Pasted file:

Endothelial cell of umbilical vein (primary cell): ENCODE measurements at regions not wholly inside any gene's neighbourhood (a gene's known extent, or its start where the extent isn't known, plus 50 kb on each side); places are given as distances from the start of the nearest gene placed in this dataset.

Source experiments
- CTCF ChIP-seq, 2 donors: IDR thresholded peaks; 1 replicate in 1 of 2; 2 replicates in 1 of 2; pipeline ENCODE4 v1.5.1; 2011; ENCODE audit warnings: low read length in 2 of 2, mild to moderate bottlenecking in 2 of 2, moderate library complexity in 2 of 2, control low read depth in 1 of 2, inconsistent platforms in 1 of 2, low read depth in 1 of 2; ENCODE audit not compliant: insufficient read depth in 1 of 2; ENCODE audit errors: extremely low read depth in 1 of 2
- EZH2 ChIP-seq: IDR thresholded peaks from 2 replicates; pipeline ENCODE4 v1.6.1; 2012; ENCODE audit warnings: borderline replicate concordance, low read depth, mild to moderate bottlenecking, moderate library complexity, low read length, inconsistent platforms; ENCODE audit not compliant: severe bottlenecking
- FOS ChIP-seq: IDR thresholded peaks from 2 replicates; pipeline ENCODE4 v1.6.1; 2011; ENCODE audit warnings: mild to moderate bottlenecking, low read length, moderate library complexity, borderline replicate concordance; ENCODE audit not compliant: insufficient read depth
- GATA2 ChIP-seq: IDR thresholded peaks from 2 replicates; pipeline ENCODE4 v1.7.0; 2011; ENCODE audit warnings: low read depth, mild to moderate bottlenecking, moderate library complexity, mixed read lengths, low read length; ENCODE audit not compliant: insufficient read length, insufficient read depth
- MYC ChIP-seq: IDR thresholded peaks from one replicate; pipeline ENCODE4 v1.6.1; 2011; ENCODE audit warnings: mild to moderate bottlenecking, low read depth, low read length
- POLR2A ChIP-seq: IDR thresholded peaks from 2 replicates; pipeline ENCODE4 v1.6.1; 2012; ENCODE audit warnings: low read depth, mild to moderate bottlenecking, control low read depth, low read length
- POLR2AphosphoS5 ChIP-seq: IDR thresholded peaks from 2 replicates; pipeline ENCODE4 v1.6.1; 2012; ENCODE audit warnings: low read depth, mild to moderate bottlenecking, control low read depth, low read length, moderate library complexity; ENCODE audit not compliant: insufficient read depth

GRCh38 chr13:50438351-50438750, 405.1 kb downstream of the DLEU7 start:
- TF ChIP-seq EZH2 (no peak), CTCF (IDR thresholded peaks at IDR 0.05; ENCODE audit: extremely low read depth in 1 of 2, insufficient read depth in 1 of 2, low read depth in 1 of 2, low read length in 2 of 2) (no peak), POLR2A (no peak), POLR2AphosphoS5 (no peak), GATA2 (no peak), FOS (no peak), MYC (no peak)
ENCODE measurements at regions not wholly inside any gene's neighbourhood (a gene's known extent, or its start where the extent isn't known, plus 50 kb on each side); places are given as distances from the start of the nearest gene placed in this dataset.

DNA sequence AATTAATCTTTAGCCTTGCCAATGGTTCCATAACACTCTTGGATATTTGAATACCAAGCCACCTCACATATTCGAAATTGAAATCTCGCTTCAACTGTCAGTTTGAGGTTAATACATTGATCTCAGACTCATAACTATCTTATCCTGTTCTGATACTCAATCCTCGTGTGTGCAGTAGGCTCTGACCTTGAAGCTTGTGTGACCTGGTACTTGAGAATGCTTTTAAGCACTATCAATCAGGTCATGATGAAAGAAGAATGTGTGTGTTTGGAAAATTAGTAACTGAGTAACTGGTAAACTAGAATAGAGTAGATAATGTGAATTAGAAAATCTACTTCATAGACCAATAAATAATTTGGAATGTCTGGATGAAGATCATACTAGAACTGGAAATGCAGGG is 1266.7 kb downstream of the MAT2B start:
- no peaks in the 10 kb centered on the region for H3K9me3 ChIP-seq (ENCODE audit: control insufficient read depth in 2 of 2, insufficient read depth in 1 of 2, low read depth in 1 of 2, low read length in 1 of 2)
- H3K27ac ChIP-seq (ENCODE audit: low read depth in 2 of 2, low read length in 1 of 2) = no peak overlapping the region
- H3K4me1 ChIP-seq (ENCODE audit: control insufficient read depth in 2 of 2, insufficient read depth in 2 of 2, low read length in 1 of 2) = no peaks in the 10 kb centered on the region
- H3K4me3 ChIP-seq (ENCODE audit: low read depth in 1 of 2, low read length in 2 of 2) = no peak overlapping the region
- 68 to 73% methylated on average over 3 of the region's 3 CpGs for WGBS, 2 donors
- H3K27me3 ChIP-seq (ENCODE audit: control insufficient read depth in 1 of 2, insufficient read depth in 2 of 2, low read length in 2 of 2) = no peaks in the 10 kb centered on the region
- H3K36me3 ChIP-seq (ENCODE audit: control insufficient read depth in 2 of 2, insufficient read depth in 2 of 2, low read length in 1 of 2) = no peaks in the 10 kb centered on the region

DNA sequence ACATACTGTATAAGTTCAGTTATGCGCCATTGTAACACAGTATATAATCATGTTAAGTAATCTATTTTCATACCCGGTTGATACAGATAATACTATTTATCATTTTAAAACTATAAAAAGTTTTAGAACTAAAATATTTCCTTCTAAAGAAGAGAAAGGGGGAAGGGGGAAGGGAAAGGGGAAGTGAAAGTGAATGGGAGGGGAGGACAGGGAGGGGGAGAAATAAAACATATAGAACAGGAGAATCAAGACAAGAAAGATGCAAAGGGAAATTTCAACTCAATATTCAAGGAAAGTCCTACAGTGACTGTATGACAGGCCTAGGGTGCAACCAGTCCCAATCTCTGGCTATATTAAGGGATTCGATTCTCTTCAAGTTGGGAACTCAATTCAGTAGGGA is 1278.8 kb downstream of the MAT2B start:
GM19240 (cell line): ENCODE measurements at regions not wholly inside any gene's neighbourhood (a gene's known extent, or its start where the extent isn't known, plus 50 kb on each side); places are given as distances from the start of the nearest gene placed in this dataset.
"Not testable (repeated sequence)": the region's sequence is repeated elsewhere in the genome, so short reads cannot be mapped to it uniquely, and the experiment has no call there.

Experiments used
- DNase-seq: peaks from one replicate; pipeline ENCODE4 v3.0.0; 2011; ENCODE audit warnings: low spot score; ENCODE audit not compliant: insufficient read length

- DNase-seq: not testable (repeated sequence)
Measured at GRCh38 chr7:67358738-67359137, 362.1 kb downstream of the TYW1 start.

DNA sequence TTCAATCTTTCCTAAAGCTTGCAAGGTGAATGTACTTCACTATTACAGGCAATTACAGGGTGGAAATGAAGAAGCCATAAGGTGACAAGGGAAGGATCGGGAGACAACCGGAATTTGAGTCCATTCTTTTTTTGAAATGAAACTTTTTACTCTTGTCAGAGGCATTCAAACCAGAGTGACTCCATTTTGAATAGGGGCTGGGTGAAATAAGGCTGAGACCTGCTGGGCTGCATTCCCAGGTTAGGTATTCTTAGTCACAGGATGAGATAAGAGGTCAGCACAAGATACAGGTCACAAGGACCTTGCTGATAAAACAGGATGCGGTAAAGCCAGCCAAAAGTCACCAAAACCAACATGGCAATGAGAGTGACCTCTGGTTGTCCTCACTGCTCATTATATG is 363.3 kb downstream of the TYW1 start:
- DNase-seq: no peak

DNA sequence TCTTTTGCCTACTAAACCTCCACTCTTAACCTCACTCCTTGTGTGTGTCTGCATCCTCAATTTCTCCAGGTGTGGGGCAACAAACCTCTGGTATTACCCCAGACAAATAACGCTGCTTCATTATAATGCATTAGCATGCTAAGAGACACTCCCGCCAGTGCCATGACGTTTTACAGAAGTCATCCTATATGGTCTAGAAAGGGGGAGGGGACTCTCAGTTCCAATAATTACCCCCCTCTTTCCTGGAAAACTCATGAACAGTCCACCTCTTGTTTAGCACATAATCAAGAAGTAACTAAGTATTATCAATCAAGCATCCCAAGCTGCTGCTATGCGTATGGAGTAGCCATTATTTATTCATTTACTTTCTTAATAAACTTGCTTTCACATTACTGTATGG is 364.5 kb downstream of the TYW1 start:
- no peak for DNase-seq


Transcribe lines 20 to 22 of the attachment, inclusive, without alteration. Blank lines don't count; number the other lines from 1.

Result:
- H3K36me3 ChIP-seq (ENCODE audit: control insufficient read depth in 2 of 2, insufficient read depth in 2 of 2, low read length in 1 of 2) = no peaks in the 10 kb centered on the region

DNA sequence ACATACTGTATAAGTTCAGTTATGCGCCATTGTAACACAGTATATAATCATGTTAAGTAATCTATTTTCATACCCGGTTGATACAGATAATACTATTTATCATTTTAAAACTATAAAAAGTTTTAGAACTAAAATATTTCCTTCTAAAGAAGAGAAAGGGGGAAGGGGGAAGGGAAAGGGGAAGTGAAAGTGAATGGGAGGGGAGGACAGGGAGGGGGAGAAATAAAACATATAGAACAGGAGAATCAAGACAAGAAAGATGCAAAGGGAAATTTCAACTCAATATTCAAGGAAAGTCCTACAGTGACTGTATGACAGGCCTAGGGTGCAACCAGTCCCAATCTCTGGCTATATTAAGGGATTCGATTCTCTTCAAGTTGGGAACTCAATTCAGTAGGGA is 1278.8 kb downstream of the MAT2B start:
GM19240 (cell line): ENCODE measurements at regions not wholly inside any gene's neighbourhood (a gene's known extent, or its start where the extent isn't known, plus 50 kb on each side); places are given as distances from the start of the nearest gene placed in this dataset.